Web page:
Big hair gone, but still 80's rock
We all know 'Final Countdown', whether we like to admit it or not. Well, most of us anyway. This was one of those 80's classics that even though it's corny as hell, we all played it at a New Year's Eve party through the eighties and even part of the nineties. And it is probably still played at some NYE parties.
To be honest, besides 'Final Countdown' we probably don't know any other Europe songs. As far as I'm aware they pretty much disappeared back into Scandinavian culture never to be seen again by the rest of the world.
Europe jumped on the stage and burst straight into solid eighties rock, which is well received by the Sonisphere crowd. We have the synthesiser to provide a dramatic organ sound and along with the bright green drum set pumping out some solid Rock 'n Roll. However, there is not a single strand of permed big hair on stage.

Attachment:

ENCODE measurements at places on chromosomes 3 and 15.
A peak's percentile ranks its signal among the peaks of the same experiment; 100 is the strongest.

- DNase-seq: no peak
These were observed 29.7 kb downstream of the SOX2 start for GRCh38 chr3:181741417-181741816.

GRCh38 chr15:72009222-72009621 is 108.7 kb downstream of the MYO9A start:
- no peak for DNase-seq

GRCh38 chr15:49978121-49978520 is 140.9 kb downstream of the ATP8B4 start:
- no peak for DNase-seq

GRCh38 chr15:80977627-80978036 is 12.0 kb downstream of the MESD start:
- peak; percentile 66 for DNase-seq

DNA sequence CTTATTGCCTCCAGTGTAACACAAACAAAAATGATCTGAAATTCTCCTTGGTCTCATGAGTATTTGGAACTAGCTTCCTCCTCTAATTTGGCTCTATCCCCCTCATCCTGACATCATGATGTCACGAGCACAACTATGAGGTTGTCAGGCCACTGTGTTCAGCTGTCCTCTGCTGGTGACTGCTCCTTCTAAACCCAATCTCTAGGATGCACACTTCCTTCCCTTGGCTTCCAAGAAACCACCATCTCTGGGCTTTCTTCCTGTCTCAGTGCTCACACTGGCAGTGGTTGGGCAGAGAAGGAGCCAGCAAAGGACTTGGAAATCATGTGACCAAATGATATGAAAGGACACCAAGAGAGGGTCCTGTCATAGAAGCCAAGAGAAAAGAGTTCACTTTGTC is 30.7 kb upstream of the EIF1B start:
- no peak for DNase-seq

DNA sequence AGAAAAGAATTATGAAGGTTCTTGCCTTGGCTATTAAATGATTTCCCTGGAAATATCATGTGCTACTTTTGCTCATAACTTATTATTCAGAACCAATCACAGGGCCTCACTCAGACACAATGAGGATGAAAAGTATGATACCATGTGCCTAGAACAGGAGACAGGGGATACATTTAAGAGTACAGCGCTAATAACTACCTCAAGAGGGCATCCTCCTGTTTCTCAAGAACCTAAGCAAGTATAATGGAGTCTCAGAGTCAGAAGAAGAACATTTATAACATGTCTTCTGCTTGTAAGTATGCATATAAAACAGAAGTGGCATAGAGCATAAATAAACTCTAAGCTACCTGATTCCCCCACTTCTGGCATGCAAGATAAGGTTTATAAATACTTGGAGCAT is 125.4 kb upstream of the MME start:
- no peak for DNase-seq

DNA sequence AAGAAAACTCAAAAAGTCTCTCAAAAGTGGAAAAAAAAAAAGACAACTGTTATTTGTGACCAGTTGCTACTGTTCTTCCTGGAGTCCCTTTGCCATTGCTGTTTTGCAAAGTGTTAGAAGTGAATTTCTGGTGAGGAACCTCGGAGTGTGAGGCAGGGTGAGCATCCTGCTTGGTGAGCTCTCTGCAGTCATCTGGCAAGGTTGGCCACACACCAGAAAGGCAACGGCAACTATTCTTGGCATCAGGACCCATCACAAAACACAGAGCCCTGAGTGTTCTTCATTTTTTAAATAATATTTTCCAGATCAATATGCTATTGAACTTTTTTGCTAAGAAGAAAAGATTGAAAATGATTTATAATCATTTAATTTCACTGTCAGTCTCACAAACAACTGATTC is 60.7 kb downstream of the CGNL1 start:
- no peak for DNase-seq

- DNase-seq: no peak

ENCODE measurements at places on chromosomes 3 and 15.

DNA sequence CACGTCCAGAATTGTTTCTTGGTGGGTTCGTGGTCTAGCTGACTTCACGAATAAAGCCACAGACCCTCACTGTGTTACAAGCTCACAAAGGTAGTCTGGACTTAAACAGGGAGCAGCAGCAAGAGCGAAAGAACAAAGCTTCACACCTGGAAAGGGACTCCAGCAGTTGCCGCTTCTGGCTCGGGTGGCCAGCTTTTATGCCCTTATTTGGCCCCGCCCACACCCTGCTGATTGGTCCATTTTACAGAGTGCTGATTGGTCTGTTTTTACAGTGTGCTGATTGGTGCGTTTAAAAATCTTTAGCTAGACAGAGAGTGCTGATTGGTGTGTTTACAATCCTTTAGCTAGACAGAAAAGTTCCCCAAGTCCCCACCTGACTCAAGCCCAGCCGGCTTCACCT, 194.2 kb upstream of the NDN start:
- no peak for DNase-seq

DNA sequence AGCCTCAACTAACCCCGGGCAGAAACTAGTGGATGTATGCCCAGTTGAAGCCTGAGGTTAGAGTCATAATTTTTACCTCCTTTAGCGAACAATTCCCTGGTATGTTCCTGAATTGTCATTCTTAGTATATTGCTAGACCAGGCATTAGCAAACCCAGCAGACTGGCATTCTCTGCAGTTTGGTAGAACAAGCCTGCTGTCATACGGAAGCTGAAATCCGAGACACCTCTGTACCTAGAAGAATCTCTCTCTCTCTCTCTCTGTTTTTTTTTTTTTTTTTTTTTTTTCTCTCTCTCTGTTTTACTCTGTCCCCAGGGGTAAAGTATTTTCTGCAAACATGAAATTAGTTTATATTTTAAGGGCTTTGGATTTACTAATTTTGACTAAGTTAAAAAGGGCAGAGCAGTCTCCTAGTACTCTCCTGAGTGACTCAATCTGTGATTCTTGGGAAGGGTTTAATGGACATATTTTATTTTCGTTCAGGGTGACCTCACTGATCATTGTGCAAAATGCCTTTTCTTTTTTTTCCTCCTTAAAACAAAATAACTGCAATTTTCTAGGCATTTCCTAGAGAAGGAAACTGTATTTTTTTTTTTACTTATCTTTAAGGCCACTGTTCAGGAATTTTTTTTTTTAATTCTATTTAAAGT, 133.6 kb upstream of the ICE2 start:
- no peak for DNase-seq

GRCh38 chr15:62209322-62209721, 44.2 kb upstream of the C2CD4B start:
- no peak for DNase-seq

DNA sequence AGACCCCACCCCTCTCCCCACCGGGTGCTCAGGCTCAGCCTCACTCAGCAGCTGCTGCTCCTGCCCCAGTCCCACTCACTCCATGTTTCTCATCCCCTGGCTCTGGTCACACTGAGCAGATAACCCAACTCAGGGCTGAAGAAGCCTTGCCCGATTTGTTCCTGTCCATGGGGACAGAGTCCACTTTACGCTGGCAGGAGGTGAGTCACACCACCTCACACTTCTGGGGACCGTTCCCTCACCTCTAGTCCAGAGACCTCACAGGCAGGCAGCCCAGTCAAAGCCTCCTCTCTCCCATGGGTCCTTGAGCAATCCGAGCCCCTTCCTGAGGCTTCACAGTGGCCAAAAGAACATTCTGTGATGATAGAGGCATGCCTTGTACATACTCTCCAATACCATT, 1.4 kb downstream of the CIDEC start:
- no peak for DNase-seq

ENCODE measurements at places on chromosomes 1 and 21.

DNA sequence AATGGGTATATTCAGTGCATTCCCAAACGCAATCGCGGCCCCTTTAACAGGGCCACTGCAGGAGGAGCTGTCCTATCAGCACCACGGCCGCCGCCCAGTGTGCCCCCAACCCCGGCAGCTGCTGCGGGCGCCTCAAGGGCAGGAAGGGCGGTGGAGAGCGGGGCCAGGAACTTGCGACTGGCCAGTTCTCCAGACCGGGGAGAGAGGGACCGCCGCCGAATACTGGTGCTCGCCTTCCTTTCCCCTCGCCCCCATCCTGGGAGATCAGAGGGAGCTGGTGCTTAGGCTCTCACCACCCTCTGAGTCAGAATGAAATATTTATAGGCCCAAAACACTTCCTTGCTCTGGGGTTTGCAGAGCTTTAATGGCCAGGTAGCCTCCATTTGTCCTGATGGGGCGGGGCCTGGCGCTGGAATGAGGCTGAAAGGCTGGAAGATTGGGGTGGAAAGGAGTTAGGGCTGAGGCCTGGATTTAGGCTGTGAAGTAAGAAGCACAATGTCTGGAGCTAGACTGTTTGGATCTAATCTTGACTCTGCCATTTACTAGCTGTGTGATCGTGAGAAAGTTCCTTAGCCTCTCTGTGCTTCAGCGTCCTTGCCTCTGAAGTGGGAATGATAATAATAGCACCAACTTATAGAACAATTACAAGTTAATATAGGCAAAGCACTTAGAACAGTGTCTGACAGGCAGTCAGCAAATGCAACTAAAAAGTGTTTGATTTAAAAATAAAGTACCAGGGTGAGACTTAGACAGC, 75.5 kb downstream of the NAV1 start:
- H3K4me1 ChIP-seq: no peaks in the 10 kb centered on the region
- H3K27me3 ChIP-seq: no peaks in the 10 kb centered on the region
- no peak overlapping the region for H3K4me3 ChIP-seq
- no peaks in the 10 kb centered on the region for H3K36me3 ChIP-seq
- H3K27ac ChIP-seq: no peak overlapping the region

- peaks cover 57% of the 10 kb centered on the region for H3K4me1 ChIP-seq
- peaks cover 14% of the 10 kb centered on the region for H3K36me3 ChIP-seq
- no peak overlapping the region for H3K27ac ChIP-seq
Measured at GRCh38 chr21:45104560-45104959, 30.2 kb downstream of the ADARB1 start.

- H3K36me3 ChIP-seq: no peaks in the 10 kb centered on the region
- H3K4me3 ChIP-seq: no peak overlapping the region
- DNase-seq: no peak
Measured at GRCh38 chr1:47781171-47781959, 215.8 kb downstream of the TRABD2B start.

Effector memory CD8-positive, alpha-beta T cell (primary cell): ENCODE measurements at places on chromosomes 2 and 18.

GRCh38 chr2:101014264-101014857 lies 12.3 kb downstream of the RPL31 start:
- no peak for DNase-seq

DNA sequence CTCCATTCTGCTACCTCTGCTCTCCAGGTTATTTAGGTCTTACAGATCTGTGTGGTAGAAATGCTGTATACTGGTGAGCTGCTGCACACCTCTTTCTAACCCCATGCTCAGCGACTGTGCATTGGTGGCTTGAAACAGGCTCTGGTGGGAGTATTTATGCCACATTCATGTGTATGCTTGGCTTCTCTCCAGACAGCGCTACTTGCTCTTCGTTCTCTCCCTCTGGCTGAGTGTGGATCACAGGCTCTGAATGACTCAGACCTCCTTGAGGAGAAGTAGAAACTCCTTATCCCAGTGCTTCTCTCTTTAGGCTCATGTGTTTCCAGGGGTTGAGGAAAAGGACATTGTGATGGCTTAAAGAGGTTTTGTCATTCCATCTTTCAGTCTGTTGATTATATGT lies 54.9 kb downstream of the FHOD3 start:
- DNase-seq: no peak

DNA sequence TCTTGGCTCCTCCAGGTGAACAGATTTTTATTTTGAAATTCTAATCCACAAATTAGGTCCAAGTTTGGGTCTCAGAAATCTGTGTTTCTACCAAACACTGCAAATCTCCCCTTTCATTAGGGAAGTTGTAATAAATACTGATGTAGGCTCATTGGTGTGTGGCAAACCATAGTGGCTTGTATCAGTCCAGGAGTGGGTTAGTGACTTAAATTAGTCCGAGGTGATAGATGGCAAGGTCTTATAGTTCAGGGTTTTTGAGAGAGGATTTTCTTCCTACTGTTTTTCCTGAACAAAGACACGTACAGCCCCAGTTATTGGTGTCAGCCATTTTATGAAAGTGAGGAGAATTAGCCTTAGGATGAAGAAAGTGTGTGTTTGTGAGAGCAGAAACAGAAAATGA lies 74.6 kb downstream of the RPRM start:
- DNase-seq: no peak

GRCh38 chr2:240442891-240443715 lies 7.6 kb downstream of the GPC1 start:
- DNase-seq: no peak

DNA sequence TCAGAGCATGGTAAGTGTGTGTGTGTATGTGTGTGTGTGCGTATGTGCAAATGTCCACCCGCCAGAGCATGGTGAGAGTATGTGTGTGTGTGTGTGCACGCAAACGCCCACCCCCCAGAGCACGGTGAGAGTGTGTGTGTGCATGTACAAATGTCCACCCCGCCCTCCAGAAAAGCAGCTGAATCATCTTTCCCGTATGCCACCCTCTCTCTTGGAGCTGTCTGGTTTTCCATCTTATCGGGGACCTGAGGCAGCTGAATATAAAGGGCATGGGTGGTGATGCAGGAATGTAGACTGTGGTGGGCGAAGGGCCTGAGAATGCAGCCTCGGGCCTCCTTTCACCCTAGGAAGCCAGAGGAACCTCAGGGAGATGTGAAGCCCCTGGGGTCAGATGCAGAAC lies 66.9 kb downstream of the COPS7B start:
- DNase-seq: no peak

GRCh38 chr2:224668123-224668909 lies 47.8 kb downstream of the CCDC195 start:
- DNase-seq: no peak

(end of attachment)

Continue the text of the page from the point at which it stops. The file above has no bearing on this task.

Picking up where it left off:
Most of the set is naturally authentic 80's rock and we are all blasted back in time. Joey Tempest is being the true front man and working the crowd and it pays off. Over the last few years or rather decades, Europe's been on hiatus and returned in 2003 and remained big in Scandinavia and more specifically their home town, Stockholm.
The cool 80's rock is really working on the crowd and most people are jumping and dancing like back in the good old days. However, it is when, midway through 'Superstitious', they just burst into 'No Women, No Cry' that they have every single person jumping to their feet. It is really impressive how Europe didn't fall into the Reggae trap when covering this Bob Marley classic, but making the song their own with an unmistakable classic 80's sound to the song.
The band played a few heavier sounding tracks from their second album but ultimately it is simply clean cut 80's rock. However, just as the crowd is chilling to 'Rock the Night' the band pays their respect to Ronny James Dio by covering part of 'Heaven and Hell' mid-song.
The set is closed with the classic 'Final Countdown' and men, women and children are all on their feet when the opening chords are played.